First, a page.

Investigators are reviewing surveillance images and interviewing witnesses to try to determine how a California high school student fell 30 metres to his death Sunday night from a viewing platform by the Capilano Suspension Bridge in North Vancouver.
"One thing that is clear from our investigation to this point is that all the safety procedures, signs and railings were in place and functioning at the time of this death," RCMP Const. Michael McLaughlin told reporters at the park Monday.
The teenage boy fell from the west side of the Capilano Canyon at around 7 p.m. Sunday.
The platform is surrounded by a railing more than a metre high. Police determined the boy went over or around the railing, but they're not exactly sure how or why.
Rescue crews were able to reach the boy quickly, but he was not alive by the time they arrived, according to RCMP Inspector Davis Wendell.
"Emergency responders attended the scene and undertook a very difficult high-angle rescue attempt," said Wendell. "Unfortunately, the male in question had fallen to his death."
It then took several hours for them to remove his body from the deep canyon.
The fall was witnessed by dozens of the boy's classmates, and grief counsellors were sent to their hotel afterward.
The boy's age, name and school have not yet been released by police.
An autopsy was scheduled for Tuesday morning.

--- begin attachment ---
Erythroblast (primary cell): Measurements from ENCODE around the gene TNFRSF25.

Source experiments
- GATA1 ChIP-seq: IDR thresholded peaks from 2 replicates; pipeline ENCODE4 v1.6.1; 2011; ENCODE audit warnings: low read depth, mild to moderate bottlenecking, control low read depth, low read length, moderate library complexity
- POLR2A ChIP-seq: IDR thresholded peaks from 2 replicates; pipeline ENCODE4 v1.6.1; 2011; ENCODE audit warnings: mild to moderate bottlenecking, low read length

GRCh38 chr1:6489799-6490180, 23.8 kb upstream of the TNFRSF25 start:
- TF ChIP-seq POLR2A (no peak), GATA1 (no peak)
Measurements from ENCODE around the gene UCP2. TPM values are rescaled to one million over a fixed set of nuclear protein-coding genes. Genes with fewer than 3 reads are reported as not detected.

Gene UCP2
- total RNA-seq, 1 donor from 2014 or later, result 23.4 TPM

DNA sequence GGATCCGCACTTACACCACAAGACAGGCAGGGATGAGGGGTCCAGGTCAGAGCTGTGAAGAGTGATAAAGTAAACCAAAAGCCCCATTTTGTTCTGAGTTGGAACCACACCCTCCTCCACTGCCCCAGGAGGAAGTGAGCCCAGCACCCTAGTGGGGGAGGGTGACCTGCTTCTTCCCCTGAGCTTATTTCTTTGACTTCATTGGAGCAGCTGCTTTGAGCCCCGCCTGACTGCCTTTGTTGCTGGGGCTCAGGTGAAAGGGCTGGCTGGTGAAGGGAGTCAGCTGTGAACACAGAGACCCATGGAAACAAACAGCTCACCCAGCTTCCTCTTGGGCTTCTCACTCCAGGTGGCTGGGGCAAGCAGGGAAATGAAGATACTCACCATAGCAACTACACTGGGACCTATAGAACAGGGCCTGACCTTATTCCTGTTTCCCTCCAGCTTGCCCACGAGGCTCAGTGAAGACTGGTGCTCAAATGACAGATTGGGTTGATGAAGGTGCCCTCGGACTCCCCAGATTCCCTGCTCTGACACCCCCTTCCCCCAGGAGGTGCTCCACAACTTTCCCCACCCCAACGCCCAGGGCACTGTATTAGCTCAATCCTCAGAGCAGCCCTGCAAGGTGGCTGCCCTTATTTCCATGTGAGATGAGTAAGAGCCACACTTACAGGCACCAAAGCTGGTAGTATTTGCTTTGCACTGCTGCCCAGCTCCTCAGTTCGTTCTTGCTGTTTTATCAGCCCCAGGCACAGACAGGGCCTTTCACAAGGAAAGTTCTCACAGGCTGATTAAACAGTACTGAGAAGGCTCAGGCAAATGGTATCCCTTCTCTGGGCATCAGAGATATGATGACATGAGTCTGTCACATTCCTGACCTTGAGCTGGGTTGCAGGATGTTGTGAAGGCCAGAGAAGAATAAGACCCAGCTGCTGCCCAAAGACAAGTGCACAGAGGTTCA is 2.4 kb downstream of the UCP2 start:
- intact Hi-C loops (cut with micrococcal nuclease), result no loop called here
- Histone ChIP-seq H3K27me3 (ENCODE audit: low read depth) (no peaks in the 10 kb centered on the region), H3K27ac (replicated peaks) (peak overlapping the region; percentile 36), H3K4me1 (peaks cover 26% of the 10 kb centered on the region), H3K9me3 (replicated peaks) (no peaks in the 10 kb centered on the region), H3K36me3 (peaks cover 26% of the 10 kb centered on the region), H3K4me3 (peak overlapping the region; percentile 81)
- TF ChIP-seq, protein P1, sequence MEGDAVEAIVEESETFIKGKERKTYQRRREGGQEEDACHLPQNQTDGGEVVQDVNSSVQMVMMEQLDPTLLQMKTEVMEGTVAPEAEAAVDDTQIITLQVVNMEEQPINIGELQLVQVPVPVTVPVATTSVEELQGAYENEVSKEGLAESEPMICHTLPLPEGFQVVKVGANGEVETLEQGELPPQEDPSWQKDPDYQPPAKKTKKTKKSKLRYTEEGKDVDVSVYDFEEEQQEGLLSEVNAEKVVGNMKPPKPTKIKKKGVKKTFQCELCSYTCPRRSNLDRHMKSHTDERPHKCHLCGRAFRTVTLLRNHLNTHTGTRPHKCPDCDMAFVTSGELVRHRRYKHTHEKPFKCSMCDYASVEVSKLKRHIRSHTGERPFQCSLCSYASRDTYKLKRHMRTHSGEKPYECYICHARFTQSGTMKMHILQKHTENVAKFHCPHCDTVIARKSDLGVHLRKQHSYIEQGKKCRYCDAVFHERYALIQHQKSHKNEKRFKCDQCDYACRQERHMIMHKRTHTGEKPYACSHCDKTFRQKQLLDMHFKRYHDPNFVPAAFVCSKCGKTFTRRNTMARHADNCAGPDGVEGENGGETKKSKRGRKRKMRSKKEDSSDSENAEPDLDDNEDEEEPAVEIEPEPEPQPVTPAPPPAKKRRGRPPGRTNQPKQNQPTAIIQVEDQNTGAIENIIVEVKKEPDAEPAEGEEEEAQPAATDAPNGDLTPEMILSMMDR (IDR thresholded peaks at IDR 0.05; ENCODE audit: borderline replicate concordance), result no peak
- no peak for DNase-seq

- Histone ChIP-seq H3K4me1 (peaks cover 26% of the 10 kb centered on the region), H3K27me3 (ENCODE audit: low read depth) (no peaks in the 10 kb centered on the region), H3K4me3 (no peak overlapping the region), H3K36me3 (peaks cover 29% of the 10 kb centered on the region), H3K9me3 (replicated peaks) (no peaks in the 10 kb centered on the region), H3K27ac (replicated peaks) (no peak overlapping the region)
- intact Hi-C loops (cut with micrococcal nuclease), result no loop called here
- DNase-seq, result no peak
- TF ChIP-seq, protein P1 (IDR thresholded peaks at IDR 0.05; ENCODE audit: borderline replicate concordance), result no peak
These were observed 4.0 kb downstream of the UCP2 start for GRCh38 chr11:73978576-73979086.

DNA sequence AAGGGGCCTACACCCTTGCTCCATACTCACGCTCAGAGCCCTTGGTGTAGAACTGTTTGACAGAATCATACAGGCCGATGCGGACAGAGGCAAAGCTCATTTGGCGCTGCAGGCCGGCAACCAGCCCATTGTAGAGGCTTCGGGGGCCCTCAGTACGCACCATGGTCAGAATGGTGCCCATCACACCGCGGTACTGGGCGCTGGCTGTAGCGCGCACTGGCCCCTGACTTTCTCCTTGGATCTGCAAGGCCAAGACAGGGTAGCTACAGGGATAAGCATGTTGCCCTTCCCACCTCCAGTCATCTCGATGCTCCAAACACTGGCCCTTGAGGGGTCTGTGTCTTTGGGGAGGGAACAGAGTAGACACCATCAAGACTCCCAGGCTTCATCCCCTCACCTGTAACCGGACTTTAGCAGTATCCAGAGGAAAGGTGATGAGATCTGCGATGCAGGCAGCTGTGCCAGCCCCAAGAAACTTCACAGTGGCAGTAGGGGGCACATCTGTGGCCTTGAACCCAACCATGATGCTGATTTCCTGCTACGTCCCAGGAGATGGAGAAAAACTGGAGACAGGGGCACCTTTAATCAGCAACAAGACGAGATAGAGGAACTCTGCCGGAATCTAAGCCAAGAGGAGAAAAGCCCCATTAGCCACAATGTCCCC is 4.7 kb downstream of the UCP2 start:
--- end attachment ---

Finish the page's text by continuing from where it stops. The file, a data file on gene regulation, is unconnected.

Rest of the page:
Sue Kaffka, vice-president of the private company that owns and operates the Capilano bridge and surrounding park, said she did not yet know how the boy fell but that the safety measures in place at the site are adequate.
"On the walkway it occurred on, there are railings and fences on the side; it is a very safe area," she said.
"These are very sturdy railings and fences. These are not flimsy in any way. And they take you all over our park, and the railings and the fences are preventing guests from getting into any unsafe places."
The operators of the popular tourist attraction are confident the park is safe and it's not likely they'll be making changes to the railings and fences, Kaffka said.
"Certainly, we'd have to wait until this whole investigation is finished, but I don't expect that we would [change the railings system]," she said.
The 136-metre-long suspension bridge was built across the Capilano River canyon around 1903.
In 1999, a mother dropped her 18-month-old daughter off the bridge. The child survived with only bruises and scratches after some branches broke her fall. Police investigated allegations of criminal negligence in the case, but no charges were ever laid.